Yair Netanyahu was apparently drunk and accompanied by a driver and a state-salaried bodyguard when he visited several Tel Aviv clubs with Nir Maimon, son of gas tycoon Kobi Maimon, and Roman Abramov (a Russian!), the Israeli representative of billionaire James Packer, on the night in 2015 that the recordings were made.

Now one would think Yair would like to make this story go away. But no, boy genius that he is, he brought it even more public notice by filing a one million shekel lawsuit against driver Roi Rozen for defamation, infringement of privacy and other stuff.  And so we are hearing all over again that among the statements Yair made that were captured on audiotape: “Bro, you have to spot me. My dad made an awesome deal for your dad, bro. He fought, fought in the Knesset for this, bro” and “Bro, my dad just got you a $20 billion deal and you can’t spot me 400 shekels?” (about $116, to get into a strip club) – both referring to the $20 billion deal for Kobi Maimon to develop gas fields off Israel’s Mediterranean coast. He also said: “If you want, I’ll fix you up with [Yair’s girlfriend at the time]. I have to fix her up with everyone, I’m paying off my debts,” implying that he was pimping her out.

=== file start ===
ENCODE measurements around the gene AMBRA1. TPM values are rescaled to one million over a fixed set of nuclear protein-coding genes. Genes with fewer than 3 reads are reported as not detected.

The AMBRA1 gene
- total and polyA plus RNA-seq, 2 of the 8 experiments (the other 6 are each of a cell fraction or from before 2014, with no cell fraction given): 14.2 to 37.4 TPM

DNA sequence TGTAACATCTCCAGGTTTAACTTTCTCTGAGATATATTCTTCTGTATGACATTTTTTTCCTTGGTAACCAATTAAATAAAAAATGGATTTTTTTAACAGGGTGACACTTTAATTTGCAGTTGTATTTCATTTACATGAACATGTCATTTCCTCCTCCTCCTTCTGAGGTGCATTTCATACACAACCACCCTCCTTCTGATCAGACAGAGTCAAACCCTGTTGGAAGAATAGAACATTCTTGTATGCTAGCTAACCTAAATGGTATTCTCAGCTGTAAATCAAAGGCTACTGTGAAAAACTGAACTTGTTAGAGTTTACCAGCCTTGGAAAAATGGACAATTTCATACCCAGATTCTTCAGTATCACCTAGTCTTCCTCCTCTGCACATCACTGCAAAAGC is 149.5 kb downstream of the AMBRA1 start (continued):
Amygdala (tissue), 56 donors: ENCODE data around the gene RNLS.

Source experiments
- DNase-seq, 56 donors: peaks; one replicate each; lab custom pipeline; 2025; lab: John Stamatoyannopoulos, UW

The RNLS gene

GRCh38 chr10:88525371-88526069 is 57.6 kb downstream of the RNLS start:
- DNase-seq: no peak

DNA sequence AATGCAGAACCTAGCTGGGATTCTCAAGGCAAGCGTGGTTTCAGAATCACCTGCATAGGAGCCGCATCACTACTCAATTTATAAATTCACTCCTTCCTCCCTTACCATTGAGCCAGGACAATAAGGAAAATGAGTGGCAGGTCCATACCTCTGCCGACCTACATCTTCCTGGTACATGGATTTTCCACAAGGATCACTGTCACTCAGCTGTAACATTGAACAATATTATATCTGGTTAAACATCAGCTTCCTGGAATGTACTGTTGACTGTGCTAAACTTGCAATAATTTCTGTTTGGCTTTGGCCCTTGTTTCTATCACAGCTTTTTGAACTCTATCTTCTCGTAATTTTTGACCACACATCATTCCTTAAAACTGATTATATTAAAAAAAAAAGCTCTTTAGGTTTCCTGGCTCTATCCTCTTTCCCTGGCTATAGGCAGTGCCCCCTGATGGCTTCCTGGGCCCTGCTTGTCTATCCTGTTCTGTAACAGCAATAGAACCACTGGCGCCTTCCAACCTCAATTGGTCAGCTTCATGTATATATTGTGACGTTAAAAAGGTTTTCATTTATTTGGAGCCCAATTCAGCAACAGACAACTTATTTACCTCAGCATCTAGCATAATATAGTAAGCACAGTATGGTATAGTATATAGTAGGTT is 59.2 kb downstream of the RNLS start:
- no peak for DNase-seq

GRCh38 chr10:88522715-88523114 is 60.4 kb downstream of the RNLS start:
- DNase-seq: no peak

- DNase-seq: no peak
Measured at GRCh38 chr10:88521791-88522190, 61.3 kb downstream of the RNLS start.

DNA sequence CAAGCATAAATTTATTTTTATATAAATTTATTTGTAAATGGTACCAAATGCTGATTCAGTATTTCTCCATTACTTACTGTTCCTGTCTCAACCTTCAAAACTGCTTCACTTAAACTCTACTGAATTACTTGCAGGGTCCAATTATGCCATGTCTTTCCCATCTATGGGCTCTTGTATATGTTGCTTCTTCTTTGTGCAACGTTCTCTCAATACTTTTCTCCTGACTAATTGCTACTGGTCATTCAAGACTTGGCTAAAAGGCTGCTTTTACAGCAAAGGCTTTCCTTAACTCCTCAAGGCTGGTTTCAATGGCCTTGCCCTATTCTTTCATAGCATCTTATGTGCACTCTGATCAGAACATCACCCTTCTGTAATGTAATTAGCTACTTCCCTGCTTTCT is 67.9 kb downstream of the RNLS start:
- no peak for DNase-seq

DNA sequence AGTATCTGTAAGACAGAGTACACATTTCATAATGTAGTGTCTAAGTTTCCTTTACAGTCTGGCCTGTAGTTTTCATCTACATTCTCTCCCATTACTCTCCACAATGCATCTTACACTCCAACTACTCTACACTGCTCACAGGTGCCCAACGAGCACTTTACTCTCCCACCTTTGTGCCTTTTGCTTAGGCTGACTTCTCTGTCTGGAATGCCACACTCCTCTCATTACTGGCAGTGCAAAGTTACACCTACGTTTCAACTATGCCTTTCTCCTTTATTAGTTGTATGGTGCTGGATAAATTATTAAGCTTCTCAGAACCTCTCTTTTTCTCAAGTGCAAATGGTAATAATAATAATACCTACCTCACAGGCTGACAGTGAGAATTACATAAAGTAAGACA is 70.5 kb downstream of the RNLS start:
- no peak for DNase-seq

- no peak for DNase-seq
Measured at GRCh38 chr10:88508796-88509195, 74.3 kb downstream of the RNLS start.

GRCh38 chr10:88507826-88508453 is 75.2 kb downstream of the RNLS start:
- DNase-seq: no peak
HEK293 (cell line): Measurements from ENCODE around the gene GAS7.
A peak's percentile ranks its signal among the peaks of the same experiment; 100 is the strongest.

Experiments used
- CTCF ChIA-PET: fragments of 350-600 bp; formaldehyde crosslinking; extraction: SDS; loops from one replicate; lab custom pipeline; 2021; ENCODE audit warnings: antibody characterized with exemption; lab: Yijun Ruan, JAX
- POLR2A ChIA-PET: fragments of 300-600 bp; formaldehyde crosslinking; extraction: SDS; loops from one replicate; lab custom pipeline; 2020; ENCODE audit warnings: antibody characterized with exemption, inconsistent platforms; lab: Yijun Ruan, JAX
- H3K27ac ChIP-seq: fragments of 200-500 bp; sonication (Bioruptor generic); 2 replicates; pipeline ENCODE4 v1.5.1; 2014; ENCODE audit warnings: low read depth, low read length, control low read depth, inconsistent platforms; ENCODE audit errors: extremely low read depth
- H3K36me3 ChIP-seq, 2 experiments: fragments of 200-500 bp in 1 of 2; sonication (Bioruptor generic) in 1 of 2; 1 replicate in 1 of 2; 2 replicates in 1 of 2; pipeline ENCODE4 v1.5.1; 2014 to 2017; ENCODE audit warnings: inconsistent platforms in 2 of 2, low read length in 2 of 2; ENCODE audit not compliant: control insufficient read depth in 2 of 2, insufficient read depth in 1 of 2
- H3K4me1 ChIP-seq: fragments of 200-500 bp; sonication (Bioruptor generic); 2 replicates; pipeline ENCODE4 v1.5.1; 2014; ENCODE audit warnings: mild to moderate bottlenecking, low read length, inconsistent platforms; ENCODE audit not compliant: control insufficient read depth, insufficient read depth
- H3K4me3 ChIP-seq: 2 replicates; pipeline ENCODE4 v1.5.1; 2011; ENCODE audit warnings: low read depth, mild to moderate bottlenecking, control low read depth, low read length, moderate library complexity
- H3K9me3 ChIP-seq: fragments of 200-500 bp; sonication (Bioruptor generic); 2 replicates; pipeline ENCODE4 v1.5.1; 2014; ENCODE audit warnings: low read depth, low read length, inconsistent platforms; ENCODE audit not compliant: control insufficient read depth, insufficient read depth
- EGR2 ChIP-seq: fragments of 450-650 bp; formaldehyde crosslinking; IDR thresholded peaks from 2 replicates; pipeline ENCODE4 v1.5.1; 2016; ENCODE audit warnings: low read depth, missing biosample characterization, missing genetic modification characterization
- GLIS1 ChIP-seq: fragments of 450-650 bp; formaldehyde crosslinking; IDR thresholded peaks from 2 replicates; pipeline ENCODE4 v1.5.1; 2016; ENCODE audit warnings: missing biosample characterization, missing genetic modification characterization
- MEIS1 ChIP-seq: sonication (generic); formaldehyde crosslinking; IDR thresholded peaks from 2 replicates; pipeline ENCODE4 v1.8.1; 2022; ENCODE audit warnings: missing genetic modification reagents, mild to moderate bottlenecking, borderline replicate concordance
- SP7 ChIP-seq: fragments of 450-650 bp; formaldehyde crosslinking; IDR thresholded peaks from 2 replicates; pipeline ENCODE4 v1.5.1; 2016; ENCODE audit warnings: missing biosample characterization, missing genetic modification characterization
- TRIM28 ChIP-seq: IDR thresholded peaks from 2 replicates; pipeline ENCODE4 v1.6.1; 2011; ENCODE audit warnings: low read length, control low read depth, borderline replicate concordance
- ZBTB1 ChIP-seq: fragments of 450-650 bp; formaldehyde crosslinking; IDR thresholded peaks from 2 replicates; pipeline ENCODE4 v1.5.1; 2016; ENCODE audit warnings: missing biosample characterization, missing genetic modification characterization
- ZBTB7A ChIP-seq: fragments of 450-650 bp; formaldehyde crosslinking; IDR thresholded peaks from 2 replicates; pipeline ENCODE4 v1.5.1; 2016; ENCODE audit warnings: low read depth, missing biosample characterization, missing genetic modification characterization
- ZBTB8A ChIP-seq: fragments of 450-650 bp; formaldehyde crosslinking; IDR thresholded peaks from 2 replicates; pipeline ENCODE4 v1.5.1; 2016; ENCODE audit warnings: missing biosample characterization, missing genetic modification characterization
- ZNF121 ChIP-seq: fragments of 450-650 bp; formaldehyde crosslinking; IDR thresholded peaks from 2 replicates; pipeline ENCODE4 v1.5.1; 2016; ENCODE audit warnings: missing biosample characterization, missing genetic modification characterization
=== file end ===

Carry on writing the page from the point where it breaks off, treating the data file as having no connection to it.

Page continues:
Oh and one other thing. The Israeli police – for the third time this year – just recommended that papa Bibi be indicted on bribery, fraud and other charges. Yes, for the third time this year, the police have urged that Netanyahu face criminal prosecution. And the beautiful Trumpian thing is that the guy who will decide if Bibi actually gets indicted in one, two or all three of the cases against him, is Israel’s attorney general — whom Bibi appointed.  Matt Whitaker anyone?

Tzipi Livni, the leader of the opposition in the Israeli Parliament and a former justice minister, wrote on twitter, “Bribery! Netanyahu has to go before he destroys the law enforcement authorities in order to save his own skin.”

You know, Trump is right. Never have Israel and the United States been closer, had more in common.